The failure of Washington’s policies can be seen by how little the GDP improved despite the massive stimulus that has been applied. In fiscal year 2010 (ending September 30th), the U.S. ran a budget deficit of 1,290 billion dollars (or $1.29 trillion). During the same time period, the GDP increased by 635.5 billion dollars or slightly less than half of the budget deficit. So for every two dollars being run in deficits, the U.S. is getting less than a dollar of economic growth (and this is with a zero interest rates on Fed funds, the return would diminish as interest rates got higher). The borrowed money for the deficit still has to be paid back or reduced by creating inflation. There is no way the U.S. will be able to pay back its national debt (the accumulation of all the annual deficits) and the higher the total becomes the greater the inflation that will eventually be necessary to deal with it.

At the moment, the U.S. stock market looks like it could be topping. Along with the volatility, the technical indicators, such as the RSI, MACD and DMI are fairly negative. The Dow industrial Average broke below its 50-day moving average in late November, but rose above it on December 1st. The Dow is leading the market down and it should be watched for the future direction of the market. The other major indices – the S&P 500, the Nasdaq and the small cap Russell 2000 - have still managed to stay above their simple 50-day moving averages. Until all the indices have fallen below their 50-day moving averages, the stock market should still be considered to be in an uptrend.

While there will always be some stocks that go up no matter how bad the market, at the moment, it is a generally a good idea to avoid buying any more stocks or commodity ETFs. The upside profit potential is probably limited. If you have large profits, you should consider taking some money off the table. The classic trading rule of thumb is that if you have a 100% profit in something, you should sell half of your position. It also a good idea to keep reasonable stops (an automatic sell at a price you have selected before hand). What is a reasonable stop depends on how much profit you are willing to potentially give up.

If you have a large portfolio and wish to hedge it or you just want to take a short position on the market, you can do so by buying the VXX, the ETF for the VIX (the volatility index). The VXX is not perfect because it unfortunately doesn’t precisely track the VIX. The big advantage of the VIX is that when it gets very low, there is limited downside risk of loss (shorting a stock can have an infinite risk of loss). In the current environment, a VIX around 18 or below seems to be a good buy. It is possible that the VIX still has to fill a gap in the 16s to 17s. If this happens - and it may not – this should be considered a very good buy point. Like all investment positions, it’s generally not a good idea to buy 100% of the position you ultimately want all at once. Buying on days when the market is up a lot is the best approach.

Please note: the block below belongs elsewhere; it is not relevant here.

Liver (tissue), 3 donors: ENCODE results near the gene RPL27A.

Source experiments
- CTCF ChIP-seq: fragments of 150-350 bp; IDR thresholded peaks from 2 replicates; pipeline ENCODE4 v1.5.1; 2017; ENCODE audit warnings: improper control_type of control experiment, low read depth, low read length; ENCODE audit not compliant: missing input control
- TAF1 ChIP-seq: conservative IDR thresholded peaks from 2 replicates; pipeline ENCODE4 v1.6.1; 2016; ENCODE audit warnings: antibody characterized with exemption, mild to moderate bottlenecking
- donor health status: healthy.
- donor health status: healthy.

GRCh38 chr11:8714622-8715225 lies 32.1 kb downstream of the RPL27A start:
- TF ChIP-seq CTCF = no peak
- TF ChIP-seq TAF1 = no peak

Investors should be cautious at this point. The bullishness seems overdone and things always look best at a top. The market could indeed go higher, but a lot of risk is being taken on to make whatever extra money can be made. If you are a day trader or very short-term trader, this can be a profitable time for you. For position traders, with a trade horizon of several months or more, this is not the best of times for additional long positions.

Disclosure: Own VXX.

Daryl Montgomery
Organizer, New York Investing meetup

This posting is editorial opinion. Investing is risky and the possibility of loss always exists. The above content should not be considered a recommendation to buy or sell any security.